Hua - Nichiren Nichiren, 122282, Japanese Buddhist priest,...

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Hua-yen Buddhism Hua-yen Buddhism, school of Chinese Buddhism centering on the Avatamsaka Sutra [flower garland sutra]. This school has no Indian counterpart. Hua-yen classifies Buddhist scriptures and doctrines on five levels, with its own teaching as the highest and most complete. According to the school, all phenomena arise simultaneously from the universal principle of the Dharma - realm. The ultimate principle and manifested things mutually interpenetrate without obstruction. At the same moment all phenomena both embody the Absolute, and reflect and are identified with each other. The first master of the school was Tu-shun (557–640); he was succeeded by Chih-yen (602–668), Fa-ts'ang (643–712), Ch'eng-kuan (737–838), and Ts'ung-mi (780–841), who was also a master of the Ch'an or Zen school. The name also appears as Hwa-yen.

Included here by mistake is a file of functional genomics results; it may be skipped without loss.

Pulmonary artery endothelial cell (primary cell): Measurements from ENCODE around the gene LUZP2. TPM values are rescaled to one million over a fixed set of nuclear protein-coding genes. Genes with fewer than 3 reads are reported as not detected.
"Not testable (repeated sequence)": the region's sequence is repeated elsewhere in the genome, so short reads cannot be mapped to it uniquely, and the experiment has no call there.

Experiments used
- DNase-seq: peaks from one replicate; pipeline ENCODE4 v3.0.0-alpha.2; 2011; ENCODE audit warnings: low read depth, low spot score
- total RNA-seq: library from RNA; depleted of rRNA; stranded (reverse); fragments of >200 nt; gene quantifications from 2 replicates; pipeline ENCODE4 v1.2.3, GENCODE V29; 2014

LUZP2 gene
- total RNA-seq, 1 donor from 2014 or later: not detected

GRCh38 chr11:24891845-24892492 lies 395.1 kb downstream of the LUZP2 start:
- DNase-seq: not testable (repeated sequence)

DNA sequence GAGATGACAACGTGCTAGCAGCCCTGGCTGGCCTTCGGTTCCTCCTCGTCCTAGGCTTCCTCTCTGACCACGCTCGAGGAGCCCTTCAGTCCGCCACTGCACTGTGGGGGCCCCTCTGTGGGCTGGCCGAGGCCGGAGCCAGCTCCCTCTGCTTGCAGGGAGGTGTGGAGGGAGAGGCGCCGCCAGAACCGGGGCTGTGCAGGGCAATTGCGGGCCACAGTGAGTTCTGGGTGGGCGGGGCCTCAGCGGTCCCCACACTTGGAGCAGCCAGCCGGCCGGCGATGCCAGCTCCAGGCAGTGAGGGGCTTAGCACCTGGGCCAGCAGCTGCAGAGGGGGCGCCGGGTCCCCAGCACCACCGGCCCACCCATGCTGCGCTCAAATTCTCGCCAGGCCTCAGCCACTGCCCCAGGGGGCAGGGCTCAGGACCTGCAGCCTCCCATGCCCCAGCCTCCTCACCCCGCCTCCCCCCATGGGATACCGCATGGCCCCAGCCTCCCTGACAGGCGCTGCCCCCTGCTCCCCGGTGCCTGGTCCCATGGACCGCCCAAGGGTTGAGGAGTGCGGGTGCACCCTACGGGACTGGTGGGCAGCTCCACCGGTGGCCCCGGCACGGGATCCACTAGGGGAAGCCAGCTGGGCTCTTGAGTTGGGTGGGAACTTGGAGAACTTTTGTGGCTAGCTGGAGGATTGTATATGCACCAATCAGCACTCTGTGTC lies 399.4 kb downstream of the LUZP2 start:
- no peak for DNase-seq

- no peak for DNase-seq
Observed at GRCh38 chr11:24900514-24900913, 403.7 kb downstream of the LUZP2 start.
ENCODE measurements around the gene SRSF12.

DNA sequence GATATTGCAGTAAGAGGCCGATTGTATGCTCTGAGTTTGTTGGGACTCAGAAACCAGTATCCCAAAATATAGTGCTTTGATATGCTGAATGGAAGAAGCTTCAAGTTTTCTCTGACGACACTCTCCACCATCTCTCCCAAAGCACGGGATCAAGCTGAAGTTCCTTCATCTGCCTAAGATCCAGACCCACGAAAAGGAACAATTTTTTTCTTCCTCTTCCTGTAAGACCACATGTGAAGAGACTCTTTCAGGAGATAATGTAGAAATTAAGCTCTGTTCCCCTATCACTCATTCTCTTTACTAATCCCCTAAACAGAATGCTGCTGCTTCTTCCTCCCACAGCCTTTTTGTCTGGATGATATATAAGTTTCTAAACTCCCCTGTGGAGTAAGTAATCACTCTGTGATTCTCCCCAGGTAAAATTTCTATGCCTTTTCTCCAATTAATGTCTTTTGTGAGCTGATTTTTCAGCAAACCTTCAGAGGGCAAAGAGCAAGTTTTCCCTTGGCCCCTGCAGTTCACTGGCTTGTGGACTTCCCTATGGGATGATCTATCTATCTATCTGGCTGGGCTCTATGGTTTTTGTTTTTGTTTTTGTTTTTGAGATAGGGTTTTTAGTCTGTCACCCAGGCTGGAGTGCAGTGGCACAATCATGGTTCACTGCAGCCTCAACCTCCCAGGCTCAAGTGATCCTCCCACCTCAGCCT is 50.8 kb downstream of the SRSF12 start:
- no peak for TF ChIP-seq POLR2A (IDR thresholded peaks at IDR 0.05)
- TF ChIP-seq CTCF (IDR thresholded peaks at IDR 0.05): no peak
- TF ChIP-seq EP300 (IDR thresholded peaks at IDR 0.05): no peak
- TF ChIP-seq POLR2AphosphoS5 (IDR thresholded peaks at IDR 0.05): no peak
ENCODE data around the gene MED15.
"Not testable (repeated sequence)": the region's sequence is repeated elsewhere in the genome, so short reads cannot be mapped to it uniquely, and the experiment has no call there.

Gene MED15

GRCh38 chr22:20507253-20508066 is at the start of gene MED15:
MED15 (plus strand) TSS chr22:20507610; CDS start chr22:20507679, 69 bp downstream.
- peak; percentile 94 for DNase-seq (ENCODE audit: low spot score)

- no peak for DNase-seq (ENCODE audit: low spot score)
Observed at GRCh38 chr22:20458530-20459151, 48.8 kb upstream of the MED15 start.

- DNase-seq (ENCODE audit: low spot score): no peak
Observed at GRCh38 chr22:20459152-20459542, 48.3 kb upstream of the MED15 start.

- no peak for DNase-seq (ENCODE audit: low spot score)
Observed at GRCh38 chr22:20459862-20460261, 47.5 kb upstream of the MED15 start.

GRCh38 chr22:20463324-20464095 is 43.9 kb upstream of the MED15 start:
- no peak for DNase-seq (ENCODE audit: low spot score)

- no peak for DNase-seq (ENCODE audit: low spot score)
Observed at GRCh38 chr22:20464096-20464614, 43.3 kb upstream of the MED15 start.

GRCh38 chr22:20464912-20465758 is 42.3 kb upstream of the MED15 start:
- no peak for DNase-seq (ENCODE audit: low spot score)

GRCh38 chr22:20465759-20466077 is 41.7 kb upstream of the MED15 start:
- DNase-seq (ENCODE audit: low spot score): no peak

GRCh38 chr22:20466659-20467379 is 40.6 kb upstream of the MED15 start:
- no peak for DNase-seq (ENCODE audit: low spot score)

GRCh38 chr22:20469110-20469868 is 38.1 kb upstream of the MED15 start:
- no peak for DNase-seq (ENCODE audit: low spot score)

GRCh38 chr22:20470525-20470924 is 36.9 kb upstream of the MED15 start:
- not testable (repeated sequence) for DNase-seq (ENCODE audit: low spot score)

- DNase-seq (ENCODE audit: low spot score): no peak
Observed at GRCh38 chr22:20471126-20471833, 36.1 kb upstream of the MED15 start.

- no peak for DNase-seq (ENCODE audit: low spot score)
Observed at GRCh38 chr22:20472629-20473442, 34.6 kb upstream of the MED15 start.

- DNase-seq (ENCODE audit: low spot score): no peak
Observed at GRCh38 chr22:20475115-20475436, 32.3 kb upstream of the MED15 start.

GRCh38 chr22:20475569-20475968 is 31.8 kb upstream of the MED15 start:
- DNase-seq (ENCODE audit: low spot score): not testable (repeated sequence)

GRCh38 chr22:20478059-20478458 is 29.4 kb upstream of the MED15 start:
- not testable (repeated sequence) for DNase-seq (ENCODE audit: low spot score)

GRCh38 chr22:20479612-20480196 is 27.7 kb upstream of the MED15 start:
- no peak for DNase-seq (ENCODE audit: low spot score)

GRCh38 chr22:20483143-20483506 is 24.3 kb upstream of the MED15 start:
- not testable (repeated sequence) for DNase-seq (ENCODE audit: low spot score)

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Unformatted text preview: Nichiren Nichiren, 122282, Japanese Buddhist priest, founder of Nichiren Buddhism. Of humble birth, Nichiren (whose given name was Zennichimaro) early became a monk, and traveled to many temples in search of true Buddhism. In 1253, convinced that contemporary Buddhism was inadequate for a degenerate age, he proclaimed faith in the Lotus Sutra as the only means of salvation. Conflict with both religious and civil authorities marked the remainder of his life. He condemned Zen Buddhism for stressing extrascriptural transmission, Pure Land Buddhism for devaluing the present lifetime, and civil authorities for supporting false religions. His uncompromising evangelism led to several periods in exile as well as great mass appeal, which continues to this day...
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